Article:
The win, Indiana’s first in Denver since 2007, was always in reach, but felt incredibly unlikely given the flow of the game to that point. Needing a spark, the Pacers got just that from McDermott, who led the way with 24 points on 9-10 shooting, hitting six threes, four in the final quarter.
McDermott’s contributions were invaluable on a night when both Aaron Holiday and Jeremy Lamb couldn’t get anything going, filling in a rather sizable scoring gap. J. Holiday followed it up well, scoring 14 points, going 3-7 from deep. McConnell dished seven assists, six to his fellow reserves in McDermott and Holiday, four of those resulting in threes.
Four Pacers reached 22 points or higher, including a trio of 22-point outings from Warren, Sabonis, and Brogdon. Sabonis’s play late gets the glamour for not only how he stepped up with the game on the line in both scoring and rebounding, but in completing Indiana’s first triple double since George Hill in 2015. Sabonis had 15 rebounds and 10 assists to go with his 22 points.
Getting there wasn’t easy, however. With early foul trouble between both him and Myles Turner, there were a lot of moments in the first half where as the focus of the defense, Sabonis was left in the middle of nowhere, unable to contend with the play of Jokic. When in the game, however, Turner helped tremendously in freeing up Sabonis, playing really well in the thankless areas despite fouling out in just 20 minutes.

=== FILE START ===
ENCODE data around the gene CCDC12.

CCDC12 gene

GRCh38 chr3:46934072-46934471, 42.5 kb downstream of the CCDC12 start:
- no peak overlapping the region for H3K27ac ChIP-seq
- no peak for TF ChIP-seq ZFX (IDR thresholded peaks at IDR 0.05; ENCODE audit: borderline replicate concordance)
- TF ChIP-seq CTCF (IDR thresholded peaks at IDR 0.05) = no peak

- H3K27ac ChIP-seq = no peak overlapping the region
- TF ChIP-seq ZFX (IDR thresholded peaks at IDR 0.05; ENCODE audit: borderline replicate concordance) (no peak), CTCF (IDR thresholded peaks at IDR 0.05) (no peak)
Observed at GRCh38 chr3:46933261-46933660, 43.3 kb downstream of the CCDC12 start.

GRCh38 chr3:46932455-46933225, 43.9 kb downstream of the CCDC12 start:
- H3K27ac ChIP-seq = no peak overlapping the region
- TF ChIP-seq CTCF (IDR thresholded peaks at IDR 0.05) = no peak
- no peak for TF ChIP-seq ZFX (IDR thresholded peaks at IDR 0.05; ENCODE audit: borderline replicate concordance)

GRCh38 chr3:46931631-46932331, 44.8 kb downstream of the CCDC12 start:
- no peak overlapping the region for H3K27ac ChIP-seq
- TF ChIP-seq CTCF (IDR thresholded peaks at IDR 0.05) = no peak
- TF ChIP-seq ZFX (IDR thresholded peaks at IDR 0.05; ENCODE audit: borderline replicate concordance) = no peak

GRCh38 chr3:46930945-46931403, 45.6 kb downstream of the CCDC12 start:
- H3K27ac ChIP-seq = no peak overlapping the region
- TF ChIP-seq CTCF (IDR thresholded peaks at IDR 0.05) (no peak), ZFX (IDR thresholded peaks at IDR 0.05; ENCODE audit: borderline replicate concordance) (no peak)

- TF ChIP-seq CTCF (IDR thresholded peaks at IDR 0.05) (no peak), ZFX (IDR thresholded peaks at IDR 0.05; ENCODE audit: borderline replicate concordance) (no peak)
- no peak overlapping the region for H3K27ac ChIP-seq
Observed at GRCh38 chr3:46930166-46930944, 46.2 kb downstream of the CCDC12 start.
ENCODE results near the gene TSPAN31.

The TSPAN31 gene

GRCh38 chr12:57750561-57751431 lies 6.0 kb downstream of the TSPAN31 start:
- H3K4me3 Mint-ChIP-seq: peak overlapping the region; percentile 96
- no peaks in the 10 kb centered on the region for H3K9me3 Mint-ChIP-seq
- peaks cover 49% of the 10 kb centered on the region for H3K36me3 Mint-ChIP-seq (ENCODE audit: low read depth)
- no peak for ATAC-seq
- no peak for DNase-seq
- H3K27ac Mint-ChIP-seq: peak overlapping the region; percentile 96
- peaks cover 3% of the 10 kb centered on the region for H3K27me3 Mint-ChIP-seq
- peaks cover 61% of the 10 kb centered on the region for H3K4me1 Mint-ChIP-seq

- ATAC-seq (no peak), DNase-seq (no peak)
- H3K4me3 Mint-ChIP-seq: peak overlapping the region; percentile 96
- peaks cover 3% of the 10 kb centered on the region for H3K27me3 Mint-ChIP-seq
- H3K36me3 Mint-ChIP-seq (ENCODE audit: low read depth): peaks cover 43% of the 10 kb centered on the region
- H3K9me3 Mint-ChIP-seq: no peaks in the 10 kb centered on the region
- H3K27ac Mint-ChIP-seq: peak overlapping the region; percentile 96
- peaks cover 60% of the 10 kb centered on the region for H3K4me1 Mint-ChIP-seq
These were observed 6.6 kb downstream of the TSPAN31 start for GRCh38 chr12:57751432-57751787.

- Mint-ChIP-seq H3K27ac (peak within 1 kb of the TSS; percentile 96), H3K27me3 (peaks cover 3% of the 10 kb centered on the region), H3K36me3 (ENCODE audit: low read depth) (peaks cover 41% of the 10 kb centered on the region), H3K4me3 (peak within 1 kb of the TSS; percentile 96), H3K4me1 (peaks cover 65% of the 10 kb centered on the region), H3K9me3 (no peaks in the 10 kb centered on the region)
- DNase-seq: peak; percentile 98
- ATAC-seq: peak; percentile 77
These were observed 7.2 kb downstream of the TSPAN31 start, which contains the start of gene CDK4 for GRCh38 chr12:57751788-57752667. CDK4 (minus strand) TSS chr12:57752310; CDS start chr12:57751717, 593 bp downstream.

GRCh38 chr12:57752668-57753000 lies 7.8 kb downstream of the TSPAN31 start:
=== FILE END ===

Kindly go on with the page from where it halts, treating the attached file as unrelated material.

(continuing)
With McDermott and Sabonis soaking up the late game glory, it was also early play from Warren that helped set up the opportunity for the win. Warren had nine of Indiana’s 15 first quarter points, then scored nine more in the third as Denver’s offense hummed, his final bucket of the third bringing Indiana back within seven.
Brogdon scored six in the final 43 seconds, 4-4 from the free throw line, to ensure the victory. He had eight assists for the game, all going to Sabonis and Warren. In fact, Warren scored all nine of his first quarter points of his off of Brogdon’s passes as the Pacers totaled 31 as a team.
The Pacers were outscored 64-48 in the paint and had 15 turnovers to Denver’s nine. However, Indiana managed to limit the overall damage of those turnovers, getting outscored 11-10, while their bread and butter turned out to be their three point shooting.
Indiana hit 13 threes on 44.8% shooting while the Nuggets languished from deep, going 3-23. After the first quarter, it was three point shooting that allowed them to at least keep the game within striking distance and though it never really felt like the Pacers were going to ever capitalize on that advantage, they kept themselves alive, just long enough, to stage the furious comeback.
The win marks Indiana’s fifth overall, and their fourth straight on the road. It puts Indiana 1-0 on this five game road trip and 3-0 in this seven game run against Western Conference foes. The standings are also tightening up again, with one game separating the 3rd and 6th place teams. Indiana sits in fifth, trailing Boston only on percentage points for fourth.
The altitude didn’t affect Indiana much tonight in closing out the win, but whether there will be any lingering effects remain to be seen as they face a quick turnaround, traveling further West to face the Utah Jazz tomorrow night in a difficult back-to-back. The Jazz enter playing their best basketball of the season, boasting the West’s best home record of 16-3, surely remembering Indiana’s big win over them in November.